Date: Apr 5, 2013 4:52 PM
Author: mueckenh@rz.fh-augsburg.de
Subject: Re: Matheology § 224

On 5 Apr., 22:06, fom <fomJ...@nyms.net> wrote:
> On 4/5/2013 11:22 AM, WM wrote:
>

> > On 5 Apr., 12:08, William Hughes <wpihug...@gmail.com> wrote:
>
> >> More precisely.  There is an infinite set of lines D
> >> such that any finite subset of D can be removed.

>
> > How do you call a subset of D that has no fixed last element?
>
> In set theory it is neither a set or a subset


In set theory a set can either be bijected with a FISON or not.

> because the question does not make sense.
>


A subset of D that can be removed without changing the union of the
remaining elements of D can be defined and makes sense.
Examples are the list D
1
1,2
1,2,3
...
and the subset of the first n lines for every n in |N.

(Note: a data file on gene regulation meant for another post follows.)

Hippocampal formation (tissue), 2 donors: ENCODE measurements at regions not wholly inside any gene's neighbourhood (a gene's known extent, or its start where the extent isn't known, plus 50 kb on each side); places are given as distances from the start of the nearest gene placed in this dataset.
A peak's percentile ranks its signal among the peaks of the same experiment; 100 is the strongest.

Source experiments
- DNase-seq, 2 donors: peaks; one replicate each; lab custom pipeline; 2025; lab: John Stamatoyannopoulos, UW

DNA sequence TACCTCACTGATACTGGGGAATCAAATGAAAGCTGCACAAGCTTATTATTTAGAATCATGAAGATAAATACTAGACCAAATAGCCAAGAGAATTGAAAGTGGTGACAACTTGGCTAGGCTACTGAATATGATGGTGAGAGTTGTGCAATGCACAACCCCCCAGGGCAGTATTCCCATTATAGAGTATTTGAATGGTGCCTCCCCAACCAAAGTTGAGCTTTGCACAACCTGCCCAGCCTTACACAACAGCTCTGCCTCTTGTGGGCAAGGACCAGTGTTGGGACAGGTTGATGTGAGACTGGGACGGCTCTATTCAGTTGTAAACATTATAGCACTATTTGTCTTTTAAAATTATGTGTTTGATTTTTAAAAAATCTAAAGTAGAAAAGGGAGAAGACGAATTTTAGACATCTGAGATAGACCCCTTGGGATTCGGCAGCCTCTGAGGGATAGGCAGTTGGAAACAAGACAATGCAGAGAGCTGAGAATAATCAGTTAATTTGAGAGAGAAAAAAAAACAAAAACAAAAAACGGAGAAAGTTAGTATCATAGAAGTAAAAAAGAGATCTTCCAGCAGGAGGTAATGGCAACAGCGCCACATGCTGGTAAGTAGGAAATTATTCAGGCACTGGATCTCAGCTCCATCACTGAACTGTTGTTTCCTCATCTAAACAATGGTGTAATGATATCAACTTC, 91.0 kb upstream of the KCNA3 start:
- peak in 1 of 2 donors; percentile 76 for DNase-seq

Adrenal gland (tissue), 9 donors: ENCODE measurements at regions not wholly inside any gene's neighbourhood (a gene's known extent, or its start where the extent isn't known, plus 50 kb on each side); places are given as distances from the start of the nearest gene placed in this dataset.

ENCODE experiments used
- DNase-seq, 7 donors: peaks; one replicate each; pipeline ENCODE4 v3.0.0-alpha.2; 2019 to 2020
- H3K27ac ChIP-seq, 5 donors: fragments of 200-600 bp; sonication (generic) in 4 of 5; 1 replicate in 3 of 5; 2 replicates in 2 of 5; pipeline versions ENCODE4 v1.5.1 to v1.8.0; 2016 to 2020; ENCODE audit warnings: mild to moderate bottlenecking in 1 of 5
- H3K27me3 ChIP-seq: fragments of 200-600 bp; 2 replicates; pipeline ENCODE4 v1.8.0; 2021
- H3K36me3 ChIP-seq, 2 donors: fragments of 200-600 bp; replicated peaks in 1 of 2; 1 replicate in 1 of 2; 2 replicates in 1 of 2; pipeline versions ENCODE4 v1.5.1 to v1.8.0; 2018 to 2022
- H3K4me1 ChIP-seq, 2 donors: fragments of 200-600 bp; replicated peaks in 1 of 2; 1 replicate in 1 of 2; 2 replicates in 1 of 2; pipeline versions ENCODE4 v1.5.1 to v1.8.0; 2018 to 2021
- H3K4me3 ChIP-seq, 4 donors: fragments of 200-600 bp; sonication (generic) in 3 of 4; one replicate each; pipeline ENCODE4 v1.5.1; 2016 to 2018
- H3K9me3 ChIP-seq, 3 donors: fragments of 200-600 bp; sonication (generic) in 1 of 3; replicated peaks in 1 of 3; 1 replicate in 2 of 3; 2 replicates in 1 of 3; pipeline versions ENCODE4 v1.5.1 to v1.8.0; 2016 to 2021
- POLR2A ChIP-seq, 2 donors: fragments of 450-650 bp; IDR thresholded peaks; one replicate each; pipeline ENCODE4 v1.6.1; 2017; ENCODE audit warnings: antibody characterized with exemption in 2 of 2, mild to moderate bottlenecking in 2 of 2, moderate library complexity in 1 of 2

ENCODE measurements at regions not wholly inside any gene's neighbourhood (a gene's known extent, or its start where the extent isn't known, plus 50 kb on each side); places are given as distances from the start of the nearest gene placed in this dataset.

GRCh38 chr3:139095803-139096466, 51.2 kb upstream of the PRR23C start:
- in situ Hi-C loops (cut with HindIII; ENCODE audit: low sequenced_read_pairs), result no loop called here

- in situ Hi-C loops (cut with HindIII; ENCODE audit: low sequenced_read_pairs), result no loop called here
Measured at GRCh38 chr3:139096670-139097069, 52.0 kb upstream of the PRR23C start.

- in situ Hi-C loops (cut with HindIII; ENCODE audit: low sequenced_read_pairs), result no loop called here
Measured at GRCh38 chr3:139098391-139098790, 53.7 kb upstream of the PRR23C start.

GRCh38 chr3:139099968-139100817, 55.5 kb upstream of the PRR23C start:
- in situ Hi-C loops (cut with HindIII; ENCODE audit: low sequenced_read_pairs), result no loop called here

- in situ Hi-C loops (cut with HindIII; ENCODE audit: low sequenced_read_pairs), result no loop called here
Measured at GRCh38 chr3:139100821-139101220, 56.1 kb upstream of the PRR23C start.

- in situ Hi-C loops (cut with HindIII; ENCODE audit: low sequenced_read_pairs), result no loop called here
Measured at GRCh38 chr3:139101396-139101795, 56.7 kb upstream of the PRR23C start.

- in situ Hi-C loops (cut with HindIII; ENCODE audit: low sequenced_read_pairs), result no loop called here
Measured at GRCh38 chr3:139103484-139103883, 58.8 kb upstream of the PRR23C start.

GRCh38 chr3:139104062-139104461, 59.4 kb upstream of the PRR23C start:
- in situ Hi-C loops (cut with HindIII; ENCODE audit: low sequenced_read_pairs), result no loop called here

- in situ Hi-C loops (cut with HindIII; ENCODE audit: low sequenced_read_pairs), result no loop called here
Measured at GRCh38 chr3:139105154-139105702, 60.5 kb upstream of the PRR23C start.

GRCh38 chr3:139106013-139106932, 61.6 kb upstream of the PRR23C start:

So the question makes sense.

> One might compare the remark to a generic set
> of forcing conditions described by the
> information content of their initial sequences.


No claptrap, please. The definition is clear: We consider any subset
of D that can be removed without changing the union of the remaining
elements of D. Does the remaining set of lines have a first line-
number?
Do you reject the theorem that every non-empty set of natural numbers
has a first element? Do you reject proofs by infinite descente? Do you
reject mathematics in favour of matheology?

Regards, WM